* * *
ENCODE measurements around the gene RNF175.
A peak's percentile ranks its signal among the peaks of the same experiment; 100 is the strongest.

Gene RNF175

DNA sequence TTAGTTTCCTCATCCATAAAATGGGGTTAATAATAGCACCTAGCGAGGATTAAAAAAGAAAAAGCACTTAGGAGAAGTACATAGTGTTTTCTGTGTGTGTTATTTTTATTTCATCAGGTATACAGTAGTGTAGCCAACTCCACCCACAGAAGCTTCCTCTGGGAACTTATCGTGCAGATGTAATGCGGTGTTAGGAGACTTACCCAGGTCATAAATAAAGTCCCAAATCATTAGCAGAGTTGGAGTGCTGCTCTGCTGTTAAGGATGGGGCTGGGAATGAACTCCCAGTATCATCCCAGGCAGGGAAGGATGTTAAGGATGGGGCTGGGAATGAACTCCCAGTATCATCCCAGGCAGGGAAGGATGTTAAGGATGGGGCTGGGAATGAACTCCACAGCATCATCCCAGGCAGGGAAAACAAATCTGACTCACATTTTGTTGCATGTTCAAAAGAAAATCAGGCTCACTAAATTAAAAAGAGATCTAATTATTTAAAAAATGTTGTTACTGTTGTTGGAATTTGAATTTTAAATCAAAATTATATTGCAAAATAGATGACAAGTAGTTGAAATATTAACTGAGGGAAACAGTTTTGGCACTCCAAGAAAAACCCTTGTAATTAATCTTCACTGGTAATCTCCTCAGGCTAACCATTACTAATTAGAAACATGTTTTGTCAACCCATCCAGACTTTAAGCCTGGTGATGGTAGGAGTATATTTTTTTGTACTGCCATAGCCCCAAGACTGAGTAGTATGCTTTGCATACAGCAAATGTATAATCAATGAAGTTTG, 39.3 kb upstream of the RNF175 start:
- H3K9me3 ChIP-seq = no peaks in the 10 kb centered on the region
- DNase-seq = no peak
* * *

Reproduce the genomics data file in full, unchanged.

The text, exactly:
ENCODE measurements around the gene RNF175.
A peak's percentile ranks its signal among the peaks of the same experiment; 100 is the strongest.

Gene RNF175

DNA sequence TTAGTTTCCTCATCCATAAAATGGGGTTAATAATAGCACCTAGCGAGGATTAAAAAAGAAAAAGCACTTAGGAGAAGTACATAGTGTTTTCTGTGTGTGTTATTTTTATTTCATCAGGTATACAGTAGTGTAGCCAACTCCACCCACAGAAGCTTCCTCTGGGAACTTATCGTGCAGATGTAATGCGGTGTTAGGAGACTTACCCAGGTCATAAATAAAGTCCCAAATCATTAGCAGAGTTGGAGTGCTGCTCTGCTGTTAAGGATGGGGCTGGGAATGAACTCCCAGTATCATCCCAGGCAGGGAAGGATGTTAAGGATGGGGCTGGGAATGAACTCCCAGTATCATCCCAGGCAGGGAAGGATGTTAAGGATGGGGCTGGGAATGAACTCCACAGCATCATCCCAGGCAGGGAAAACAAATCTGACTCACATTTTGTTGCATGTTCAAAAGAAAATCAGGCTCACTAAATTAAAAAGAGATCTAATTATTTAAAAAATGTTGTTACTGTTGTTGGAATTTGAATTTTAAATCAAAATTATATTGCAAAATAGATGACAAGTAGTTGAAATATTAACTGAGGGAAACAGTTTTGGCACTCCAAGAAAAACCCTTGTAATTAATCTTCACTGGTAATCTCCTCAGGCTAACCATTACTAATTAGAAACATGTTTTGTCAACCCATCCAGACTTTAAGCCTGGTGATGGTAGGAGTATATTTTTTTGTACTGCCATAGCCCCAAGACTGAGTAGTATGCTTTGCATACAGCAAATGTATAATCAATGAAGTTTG, 39.3 kb upstream of the RNF175 start:
- H3K9me3 ChIP-seq = no peaks in the 10 kb centered on the region
- DNase-seq = no peak